Earlier this month, Moderna said it had priced its COVID-19 vaccine mRNA-1273 at up to $37 dose in the low-volume deals it had struck at that time. An earlier report in the Financial Times said Moderna was aiming to price its vaccine at up to $60 per two-dose course.
The US government has extracted a lower price from Moderna. Initially, the government will pay the mRNA specialist $1.2 billion for 100 million doses. Moderna will receive a further $300 million if it wins emergency or regular approval for itrs vaccine by the end of January.
If Moderna gets vaccines to the US government in time to receive incentive payments for timely shipping, it will receive $1.5 billion for the production and delivery of 100 million doses.
At $1.5 billion, the deal prices the vaccine at $15 a dose or $30 a course. Factoring in the almost $1 billion the government previously gave Moderna to support development of mRNA-1273 brings the per dose price up to $25.
The deal also gives the government an option to buy an additional 400 million doses in batches of 100 million doses over the first half of next year, suggesting the US could acquire a significant share of the 500 million to 1 billion doses Moderna aims to make annually. Moderna is charging $16.50 per dose in that extension phase of the agreement.
If the government takes up all its options, Moderna could generate sales of more than $8 billion from the vaccine in the US alone in the next 12 months. However, Moderna has been unable to command such volumes and a significant price premium.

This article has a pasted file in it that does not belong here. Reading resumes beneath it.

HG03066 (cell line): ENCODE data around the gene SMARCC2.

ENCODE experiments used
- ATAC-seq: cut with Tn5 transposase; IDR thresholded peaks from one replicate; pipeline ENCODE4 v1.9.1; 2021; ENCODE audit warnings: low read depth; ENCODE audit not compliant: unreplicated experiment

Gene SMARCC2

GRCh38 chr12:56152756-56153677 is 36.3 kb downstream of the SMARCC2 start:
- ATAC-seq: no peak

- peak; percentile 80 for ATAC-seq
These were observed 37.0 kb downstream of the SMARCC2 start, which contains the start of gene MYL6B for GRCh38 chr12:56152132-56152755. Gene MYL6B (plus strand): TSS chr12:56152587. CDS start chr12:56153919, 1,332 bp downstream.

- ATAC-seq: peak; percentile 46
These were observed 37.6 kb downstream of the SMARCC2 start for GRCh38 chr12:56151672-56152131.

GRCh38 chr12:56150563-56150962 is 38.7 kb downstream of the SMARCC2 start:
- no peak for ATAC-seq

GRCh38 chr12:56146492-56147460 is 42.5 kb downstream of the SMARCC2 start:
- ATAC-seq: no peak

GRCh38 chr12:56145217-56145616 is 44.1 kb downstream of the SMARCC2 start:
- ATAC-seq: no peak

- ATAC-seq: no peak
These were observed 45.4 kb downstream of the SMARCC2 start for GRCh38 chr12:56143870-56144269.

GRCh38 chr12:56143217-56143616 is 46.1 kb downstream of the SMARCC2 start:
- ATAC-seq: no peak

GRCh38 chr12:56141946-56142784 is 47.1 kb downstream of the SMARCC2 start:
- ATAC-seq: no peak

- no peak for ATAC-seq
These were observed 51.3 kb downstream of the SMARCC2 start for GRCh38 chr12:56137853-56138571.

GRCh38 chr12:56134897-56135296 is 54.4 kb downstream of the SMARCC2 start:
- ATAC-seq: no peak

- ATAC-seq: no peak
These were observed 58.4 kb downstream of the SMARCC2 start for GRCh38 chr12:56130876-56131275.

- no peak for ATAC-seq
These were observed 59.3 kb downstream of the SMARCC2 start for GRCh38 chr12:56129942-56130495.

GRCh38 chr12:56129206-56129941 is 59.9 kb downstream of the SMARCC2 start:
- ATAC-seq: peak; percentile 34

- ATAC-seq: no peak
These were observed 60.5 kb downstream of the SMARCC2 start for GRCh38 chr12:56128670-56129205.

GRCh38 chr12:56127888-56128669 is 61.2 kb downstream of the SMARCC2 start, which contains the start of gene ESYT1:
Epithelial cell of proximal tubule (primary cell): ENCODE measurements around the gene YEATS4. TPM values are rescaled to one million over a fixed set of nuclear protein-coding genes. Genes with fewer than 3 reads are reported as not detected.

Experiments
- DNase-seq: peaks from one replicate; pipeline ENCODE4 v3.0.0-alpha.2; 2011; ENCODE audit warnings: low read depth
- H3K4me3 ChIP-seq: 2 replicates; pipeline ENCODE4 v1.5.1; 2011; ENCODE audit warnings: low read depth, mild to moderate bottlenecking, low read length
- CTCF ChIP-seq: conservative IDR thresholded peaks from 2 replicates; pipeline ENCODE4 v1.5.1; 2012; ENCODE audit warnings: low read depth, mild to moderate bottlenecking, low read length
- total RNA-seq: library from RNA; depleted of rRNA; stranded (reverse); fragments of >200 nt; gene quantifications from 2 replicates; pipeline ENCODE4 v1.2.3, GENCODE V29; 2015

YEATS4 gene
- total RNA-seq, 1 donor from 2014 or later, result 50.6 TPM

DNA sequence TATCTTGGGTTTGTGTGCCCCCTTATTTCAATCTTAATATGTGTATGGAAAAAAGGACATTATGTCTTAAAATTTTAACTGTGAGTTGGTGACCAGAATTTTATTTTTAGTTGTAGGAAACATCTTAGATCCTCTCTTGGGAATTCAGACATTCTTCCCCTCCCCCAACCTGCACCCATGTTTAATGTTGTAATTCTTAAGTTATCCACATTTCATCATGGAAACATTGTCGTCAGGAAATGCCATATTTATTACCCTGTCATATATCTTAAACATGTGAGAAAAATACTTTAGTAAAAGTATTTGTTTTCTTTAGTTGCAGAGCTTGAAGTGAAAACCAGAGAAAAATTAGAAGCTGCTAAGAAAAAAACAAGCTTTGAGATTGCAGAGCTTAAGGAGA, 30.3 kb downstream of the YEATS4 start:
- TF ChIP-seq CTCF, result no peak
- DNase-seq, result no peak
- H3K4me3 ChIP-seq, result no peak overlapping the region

At $12 to $25, the per-dose price is toward the upper end of what the US government is paying for other vaccines. Last month, the US government agreed to provide Sanofi and GlaxoSmithKline with up to $2.1 billion to support development and manufacturing of their vaccine, securing itself a supply of 100 million doses in the process.
The $21 a dose implied by the Sanofi-GSK deal is higher than the amount the government is set to pay BioNTech and Pfizer, Novavax, Johnson & Johnson and AstraZeneca for vaccines. Those players have US government contracts that work out at per-dose prices ranging from $4 to $19.50.
Many of the per-dose prices factor in government investments in development. Only the agreement with BioNTech and Pfizer is a straight purchase. The other companies will use some of the money to develop the vaccines and otherwise prepare them for commercialization, meaning the real per-dose price is lower than the above-quoted figures.
That suggests the US government may be able to source the vaccines for a lower price if it needs to keep vaccinating people for years to come to keep the coronavirus in check. However, companies will also likely seek to generate larger profits from their vaccines in that endemic scenario.
AstraZeneca has vowed to sell its vaccine at-cost during the pandemic. Once the pandemic is over, the vaccine may be priced based on its value to healthcare systems. Moderna also plans to adopt different pricing strategies in the pandemic and endemic stages of the coronavirus crisis.